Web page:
Military Aviation

USAF Fighter Pilot explains why an F-16 Viper is more comfortable than a commercial airplane for long-haul flights

‘In an F-16 Viper, while flying the rudder pedals are unnecessary, so they can be adjusted as far back as my legs will reach, meaning that I can stretch my legs all the way out. Good luck doing that on a commercial airplane,’ Rick Scheff, USAF F-16 Viper pilot.

They fly supersonic jets, drop explosive ordnance, and wear awesome sunglasses: everybody knows fighter pilots are pretty cool. But, as told by Task & Purpose, pilots are human too, and sometimes flying a fighter jet is less like Ace Combat 7 and more like a long road trip at 30,000 feet.

Unlike a long car ride, there are no rest stops to stretch and get a Big Mac.

So, how uncomfortable do you get flying in a fighter jet for long periods?

‘Modern fighters really aren’t that bad,’ says Rick Scheff, US Air Force (USAF) F-16 Viper pilot, on Quora.

‘I’m going to fly one ~2500 miles (Shaw SC to Las Vegas) tomorrow morning and I’m looking forward to it. They’re certainly nicer than flying commercial.

‘While the space down next to the seat isn’t super plentiful, you’ll notice that once the canopy is closed there’s plenty of space behind and around to toss stuff. The worst part of long trips in an F-16 is actually getting strapped in and started with all the stuff, after that it’s easy.

‘Once the jet is running and the canopy is closed I throw a bag with snacks and electronics behind the seat so I can reach back and grab things. I also put a camelbak bladder in the bag with the nozzle out the top so I have water whenever. There’s a shelf looking thing back there so that leaves the space around my arms and legs clear, just like a regular, short, daily training mission.’

Scheff continues;

‘For sitting position, the F-16 seat is reclined 30 degrees, so you can lean back and relax while flying. Additionally, the rudder pedals are unnecessary, so they can be adjusted as far back as my legs will reach, meaning that not only am I reclined, I can stretch my legs all the way out. Good luck doing that on a commercial airplane, even in first class. Additionally, the F-16 seat really only has a lap belt. There are two shoulder straps, but they’re there primarily to attach you to the parachute if you eject, not keep you in the seat, so they’re loose and don’t interfere with motion. The F-16 has no leg restraints.

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‘The next great thing about the F-16 is that the climate control actually works pretty well. There’s a vent right in front of the pilot, and the control panel can be set to either automatically maintain a certain temperature, or just continuously blow air that can range from “hot” to “cold” just like a car’s temperature knob. The hot and cold are obviously limited to reasonable values, but sitting on top of a jet engine flying through sub-zero air there’s no problem getting very hot or very cold air to come out.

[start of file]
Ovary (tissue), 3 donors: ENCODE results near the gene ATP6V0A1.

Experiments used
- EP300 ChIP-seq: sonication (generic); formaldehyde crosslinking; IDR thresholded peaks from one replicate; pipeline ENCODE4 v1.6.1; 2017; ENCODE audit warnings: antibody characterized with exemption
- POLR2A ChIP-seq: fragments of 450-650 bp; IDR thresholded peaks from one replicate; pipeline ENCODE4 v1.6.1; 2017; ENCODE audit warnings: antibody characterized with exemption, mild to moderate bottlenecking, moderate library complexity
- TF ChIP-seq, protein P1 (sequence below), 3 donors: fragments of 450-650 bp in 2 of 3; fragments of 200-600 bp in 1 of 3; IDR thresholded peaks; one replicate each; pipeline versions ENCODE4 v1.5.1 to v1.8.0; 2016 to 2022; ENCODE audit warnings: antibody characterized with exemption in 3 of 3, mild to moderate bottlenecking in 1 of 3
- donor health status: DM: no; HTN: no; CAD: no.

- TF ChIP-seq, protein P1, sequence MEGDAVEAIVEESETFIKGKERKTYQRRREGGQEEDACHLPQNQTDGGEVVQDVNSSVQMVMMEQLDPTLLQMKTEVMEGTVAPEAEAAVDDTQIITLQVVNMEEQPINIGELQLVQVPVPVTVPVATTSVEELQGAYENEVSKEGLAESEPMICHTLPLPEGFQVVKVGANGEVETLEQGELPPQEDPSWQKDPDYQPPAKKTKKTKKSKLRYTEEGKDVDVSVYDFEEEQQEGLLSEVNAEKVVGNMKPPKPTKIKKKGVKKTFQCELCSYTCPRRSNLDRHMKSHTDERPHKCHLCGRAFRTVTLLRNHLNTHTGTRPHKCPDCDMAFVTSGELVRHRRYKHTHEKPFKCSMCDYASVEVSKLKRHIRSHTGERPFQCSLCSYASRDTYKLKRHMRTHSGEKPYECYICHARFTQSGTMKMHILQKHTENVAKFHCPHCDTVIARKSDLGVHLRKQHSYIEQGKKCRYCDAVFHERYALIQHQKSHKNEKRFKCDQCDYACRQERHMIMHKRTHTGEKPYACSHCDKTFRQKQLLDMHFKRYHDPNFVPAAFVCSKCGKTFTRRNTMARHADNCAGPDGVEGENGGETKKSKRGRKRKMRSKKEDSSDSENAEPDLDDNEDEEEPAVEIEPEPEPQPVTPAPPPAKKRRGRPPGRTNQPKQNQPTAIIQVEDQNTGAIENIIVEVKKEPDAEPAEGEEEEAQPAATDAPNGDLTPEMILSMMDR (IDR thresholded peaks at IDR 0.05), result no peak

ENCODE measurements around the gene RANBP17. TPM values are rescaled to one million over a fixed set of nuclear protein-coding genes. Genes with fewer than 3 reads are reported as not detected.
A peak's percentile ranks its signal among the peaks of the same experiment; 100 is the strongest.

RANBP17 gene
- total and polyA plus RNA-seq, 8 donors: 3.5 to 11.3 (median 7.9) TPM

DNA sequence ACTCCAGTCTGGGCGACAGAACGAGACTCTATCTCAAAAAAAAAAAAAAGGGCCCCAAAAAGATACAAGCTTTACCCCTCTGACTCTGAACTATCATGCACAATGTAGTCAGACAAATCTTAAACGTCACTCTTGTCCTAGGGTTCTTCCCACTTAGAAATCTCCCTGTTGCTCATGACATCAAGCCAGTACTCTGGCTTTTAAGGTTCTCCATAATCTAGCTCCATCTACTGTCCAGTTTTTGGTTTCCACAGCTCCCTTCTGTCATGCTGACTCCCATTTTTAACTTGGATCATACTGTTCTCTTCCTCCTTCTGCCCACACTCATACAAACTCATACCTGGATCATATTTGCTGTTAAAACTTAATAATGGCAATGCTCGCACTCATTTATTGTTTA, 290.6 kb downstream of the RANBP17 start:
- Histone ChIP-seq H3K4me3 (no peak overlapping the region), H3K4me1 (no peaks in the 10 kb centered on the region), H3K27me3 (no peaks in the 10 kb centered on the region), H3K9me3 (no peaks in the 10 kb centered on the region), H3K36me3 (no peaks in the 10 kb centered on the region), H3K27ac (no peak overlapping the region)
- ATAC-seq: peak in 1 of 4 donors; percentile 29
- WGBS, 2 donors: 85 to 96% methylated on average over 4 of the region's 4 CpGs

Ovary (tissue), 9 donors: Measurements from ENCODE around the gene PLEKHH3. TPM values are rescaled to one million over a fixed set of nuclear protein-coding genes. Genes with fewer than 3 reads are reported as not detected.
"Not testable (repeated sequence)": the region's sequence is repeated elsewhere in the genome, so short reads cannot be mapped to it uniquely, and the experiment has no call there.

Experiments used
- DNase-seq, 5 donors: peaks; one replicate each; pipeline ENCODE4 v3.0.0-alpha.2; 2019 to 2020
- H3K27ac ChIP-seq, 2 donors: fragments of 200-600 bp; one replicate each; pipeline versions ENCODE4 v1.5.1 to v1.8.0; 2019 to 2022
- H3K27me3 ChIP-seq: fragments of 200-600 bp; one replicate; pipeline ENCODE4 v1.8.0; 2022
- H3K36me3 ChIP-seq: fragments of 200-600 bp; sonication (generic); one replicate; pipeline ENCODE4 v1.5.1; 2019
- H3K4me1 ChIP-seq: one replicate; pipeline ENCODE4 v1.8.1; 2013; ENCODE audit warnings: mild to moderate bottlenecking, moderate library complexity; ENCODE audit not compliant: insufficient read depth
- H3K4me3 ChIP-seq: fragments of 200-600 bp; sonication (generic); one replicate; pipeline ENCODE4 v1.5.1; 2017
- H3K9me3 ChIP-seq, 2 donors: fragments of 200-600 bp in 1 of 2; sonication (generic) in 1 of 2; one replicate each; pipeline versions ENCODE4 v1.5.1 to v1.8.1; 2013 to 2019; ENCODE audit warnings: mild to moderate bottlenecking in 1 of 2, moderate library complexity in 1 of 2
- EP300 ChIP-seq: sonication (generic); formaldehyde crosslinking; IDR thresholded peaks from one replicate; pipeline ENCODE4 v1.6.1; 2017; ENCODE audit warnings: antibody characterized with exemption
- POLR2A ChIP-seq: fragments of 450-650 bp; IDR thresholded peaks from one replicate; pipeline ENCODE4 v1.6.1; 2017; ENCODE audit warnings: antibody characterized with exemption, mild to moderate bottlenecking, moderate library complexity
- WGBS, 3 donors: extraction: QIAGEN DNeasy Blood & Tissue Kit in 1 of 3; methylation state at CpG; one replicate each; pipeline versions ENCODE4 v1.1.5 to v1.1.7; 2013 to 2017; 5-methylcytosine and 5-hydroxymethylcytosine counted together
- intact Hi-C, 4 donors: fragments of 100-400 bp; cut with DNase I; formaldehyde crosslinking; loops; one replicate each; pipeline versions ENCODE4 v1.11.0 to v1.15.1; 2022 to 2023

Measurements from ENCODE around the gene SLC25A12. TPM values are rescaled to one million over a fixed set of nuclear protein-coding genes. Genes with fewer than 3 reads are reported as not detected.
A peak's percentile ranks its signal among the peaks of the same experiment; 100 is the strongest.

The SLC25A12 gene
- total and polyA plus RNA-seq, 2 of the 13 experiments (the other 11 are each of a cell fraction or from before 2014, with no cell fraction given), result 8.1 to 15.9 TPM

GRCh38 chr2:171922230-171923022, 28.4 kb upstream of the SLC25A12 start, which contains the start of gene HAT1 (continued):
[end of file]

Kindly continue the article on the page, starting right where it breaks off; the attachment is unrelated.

‘As far as personal needs go, you can literally just urinate in a bag without even getting up, and then toss the bag back behind you. That’s infinitely more convenient than getting up, crawling across your seatmate, waiting in line, and then navigating a tiny commercial airplane bathroom. There’s also no fasten seatbelt sign or any other restrictions on when or how, you can go.

‘When I fly I wear custom molded earpieces which can be plugged into the helmet for comfortable and easy radio communication, or a phone for music. Between them and the helmet’s built in ear protection the volume in the cockpit is actually surprisingly civilized. It’s certainly quieter than a normal car down the road at highway speeds. For the rest of the personal equipment, flight suits are actually very comfortable, and there’s no reason to tighten down a G-suit on a long flight, so that isn’t a factor either.’

Scheff concludes;

‘All that actual comfort comes in addition to the fact that the convenience is unmatched. Tomorrow morning I’m literally going to walk out of the door of my “office”, put my bag in the travel pod hanging under the wing, start the jet, and go. No TSA, no security, no ticketing, no boarding group, no fighting for space, no restrictions on liquids or weapons or snacks or shampoo or whatever else I want to fly with. Then I’m going to land at Nellis AFB, where I’m going for my work trip, hop out, and be done. No baggage claim, no uber, no traffic, no nonsense.

‘Leaving aside the whole miserable 3 year process of becoming a fast jet pilot for a second, I’d actually say that flying fighters around the world is one of my most comfortable and convenient ways to travel!’

Photo credit: U.S. Air Force

Dario Leone

Dario Leone is an aviation, defense and military writer. He is the Founder and Editor of “The Aviation Geek Club” one of the world’s most read military aviation blogs. His writing has appeared in The National Interest and other news media. He has reported from Europe and flown Super Puma and Cougar helicopters with the Swiss Air Force.

View Comments

  • Fun stuff! I think most folks reading this article would also gladly fly an F-16 instead of commercial-economy anytime (so long as they too didn't have to pay the $22,000 per hour F-16 operating cost....)

  • As a maintenance engineer I am hopeful that he isn't "tossing" items behind him, placing yes, tossing no. Even though there is no TSA, USAF members are still restricted as to bringing weapons into an USAF installation during non-combat operations. I know it may sound odd, but for at least a few years after it's operational beginning the F-16As we're described as having poor or non-existent auto-pilots. Apparently with all the military avionics, it wasn't considered important. Has that changed with the latest F-16 versions?

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